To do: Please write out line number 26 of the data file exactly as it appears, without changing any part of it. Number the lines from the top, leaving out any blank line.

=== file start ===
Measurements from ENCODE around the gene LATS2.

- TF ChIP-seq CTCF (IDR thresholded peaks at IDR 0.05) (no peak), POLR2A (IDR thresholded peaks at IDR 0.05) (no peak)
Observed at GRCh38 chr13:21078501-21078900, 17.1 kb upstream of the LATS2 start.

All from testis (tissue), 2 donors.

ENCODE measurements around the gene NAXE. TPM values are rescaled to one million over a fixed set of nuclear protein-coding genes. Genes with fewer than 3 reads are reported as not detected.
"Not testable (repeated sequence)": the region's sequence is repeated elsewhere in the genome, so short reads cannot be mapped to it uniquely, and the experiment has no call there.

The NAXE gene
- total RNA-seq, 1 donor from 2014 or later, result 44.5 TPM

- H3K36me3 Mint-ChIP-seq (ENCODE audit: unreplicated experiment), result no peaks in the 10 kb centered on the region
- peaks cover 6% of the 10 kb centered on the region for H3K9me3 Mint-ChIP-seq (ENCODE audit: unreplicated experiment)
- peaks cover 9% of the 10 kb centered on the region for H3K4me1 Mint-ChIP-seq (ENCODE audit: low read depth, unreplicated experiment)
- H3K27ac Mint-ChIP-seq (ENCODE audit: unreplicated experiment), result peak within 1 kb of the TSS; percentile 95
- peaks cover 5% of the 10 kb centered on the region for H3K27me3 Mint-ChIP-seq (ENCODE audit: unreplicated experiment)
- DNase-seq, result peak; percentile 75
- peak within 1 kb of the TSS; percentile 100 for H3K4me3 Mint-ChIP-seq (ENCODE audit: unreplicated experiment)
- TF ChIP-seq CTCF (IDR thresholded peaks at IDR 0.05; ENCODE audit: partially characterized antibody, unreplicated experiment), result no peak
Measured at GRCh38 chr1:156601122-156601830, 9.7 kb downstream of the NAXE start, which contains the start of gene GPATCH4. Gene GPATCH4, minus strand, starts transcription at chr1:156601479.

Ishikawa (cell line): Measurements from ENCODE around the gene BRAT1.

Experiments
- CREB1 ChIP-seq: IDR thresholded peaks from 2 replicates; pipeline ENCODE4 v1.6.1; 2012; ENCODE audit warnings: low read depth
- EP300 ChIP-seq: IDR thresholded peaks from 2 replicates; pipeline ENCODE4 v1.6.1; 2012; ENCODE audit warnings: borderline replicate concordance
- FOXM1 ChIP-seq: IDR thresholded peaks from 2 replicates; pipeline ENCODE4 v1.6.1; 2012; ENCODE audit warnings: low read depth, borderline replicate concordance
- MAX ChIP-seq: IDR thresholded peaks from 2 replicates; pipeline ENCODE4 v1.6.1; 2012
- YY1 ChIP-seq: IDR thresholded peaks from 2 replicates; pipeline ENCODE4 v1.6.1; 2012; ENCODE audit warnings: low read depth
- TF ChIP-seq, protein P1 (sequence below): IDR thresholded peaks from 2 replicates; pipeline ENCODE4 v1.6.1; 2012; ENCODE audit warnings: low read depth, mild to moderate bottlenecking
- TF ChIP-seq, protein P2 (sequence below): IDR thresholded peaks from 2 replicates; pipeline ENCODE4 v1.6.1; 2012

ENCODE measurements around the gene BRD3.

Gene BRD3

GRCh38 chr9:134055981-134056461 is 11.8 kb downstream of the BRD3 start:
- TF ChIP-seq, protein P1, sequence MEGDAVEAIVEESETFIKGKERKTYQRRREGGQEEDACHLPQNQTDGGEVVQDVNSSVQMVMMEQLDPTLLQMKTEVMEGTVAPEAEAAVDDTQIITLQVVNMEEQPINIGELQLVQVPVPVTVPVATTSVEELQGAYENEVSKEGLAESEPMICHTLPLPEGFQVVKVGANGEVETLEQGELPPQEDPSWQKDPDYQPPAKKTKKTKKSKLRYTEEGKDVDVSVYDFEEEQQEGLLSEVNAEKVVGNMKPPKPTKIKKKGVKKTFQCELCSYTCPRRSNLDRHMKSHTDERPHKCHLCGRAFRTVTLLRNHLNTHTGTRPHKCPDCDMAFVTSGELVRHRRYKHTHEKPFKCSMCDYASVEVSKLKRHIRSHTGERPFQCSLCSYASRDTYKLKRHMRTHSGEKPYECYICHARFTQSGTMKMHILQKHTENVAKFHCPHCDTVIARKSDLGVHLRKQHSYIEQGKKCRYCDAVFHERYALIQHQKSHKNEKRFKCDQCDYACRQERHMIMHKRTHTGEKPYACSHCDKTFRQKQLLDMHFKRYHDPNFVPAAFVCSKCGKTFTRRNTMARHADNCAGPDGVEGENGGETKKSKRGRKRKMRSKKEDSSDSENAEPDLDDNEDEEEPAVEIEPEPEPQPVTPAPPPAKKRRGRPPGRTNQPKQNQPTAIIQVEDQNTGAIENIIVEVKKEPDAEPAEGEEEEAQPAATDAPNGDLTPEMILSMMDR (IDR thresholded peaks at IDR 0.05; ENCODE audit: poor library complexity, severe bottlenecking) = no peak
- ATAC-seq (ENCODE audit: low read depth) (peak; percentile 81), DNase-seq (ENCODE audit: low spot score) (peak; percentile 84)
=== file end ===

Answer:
- TF ChIP-seq, protein P2 (sequence below): IDR thresholded peaks from 2 replicates; pipeline ENCODE4 v1.6.1; 2012